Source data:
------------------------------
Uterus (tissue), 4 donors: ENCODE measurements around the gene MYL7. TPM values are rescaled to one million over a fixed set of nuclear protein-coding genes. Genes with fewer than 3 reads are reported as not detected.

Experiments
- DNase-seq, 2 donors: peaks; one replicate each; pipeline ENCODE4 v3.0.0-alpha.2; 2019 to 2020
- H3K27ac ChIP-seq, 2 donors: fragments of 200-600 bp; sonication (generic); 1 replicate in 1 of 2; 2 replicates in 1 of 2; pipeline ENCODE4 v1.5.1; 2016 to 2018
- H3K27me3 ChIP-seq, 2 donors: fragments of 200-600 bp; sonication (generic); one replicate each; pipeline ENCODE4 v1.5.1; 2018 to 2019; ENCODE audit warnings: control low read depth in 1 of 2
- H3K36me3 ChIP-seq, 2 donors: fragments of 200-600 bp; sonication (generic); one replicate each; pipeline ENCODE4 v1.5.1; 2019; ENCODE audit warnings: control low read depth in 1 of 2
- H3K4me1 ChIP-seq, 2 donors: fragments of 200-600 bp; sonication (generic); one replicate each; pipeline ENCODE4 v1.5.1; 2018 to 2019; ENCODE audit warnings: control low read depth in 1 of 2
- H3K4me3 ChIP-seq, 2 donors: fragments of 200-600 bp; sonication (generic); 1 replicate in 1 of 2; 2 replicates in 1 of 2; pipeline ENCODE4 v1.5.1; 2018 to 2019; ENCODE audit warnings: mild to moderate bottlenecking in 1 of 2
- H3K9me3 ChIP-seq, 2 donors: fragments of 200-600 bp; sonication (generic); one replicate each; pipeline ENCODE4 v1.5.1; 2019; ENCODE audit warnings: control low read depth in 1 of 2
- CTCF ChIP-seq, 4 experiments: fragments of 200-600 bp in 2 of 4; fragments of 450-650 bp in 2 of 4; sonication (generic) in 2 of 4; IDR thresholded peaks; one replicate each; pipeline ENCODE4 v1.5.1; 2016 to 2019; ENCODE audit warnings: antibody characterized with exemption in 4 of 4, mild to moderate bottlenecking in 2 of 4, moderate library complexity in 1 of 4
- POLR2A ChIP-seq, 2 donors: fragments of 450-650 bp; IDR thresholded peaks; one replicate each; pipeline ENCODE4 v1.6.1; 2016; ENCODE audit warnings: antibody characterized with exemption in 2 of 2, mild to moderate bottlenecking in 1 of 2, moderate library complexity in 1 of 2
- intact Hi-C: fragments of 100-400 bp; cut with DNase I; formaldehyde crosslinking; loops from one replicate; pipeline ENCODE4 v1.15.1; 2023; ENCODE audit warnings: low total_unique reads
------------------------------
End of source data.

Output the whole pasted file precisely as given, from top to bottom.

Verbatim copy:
Uterus (tissue), 4 donors: ENCODE measurements around the gene MYL7. TPM values are rescaled to one million over a fixed set of nuclear protein-coding genes. Genes with fewer than 3 reads are reported as not detected.

Experiments
- DNase-seq, 2 donors: peaks; one replicate each; pipeline ENCODE4 v3.0.0-alpha.2; 2019 to 2020
- H3K27ac ChIP-seq, 2 donors: fragments of 200-600 bp; sonication (generic); 1 replicate in 1 of 2; 2 replicates in 1 of 2; pipeline ENCODE4 v1.5.1; 2016 to 2018
- H3K27me3 ChIP-seq, 2 donors: fragments of 200-600 bp; sonication (generic); one replicate each; pipeline ENCODE4 v1.5.1; 2018 to 2019; ENCODE audit warnings: control low read depth in 1 of 2
- H3K36me3 ChIP-seq, 2 donors: fragments of 200-600 bp; sonication (generic); one replicate each; pipeline ENCODE4 v1.5.1; 2019; ENCODE audit warnings: control low read depth in 1 of 2
- H3K4me1 ChIP-seq, 2 donors: fragments of 200-600 bp; sonication (generic); one replicate each; pipeline ENCODE4 v1.5.1; 2018 to 2019; ENCODE audit warnings: control low read depth in 1 of 2
- H3K4me3 ChIP-seq, 2 donors: fragments of 200-600 bp; sonication (generic); 1 replicate in 1 of 2; 2 replicates in 1 of 2; pipeline ENCODE4 v1.5.1; 2018 to 2019; ENCODE audit warnings: mild to moderate bottlenecking in 1 of 2
- H3K9me3 ChIP-seq, 2 donors: fragments of 200-600 bp; sonication (generic); one replicate each; pipeline ENCODE4 v1.5.1; 2019; ENCODE audit warnings: control low read depth in 1 of 2
- CTCF ChIP-seq, 4 experiments: fragments of 200-600 bp in 2 of 4; fragments of 450-650 bp in 2 of 4; sonication (generic) in 2 of 4; IDR thresholded peaks; one replicate each; pipeline ENCODE4 v1.5.1; 2016 to 2019; ENCODE audit warnings: antibody characterized with exemption in 4 of 4, mild to moderate bottlenecking in 2 of 4, moderate library complexity in 1 of 4
- POLR2A ChIP-seq, 2 donors: fragments of 450-650 bp; IDR thresholded peaks; one replicate each; pipeline ENCODE4 v1.6.1; 2016; ENCODE audit warnings: antibody characterized with exemption in 2 of 2, mild to moderate bottlenecking in 1 of 2, moderate library complexity in 1 of 2
- intact Hi-C: fragments of 100-400 bp; cut with DNase I; formaldehyde crosslinking; loops from one replicate; pipeline ENCODE4 v1.15.1; 2023; ENCODE audit warnings: low total_unique reads